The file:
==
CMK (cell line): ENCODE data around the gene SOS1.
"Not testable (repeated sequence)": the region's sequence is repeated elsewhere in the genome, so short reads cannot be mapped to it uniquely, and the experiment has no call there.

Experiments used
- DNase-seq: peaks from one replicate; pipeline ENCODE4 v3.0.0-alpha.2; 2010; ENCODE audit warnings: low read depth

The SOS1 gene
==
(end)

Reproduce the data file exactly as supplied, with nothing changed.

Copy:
CMK (cell line): ENCODE data around the gene SOS1.
"Not testable (repeated sequence)": the region's sequence is repeated elsewhere in the genome, so short reads cannot be mapped to it uniquely, and the experiment has no call there.

Experiments used
- DNase-seq: peaks from one replicate; pipeline ENCODE4 v3.0.0-alpha.2; 2010; ENCODE audit warnings: low read depth

The SOS1 gene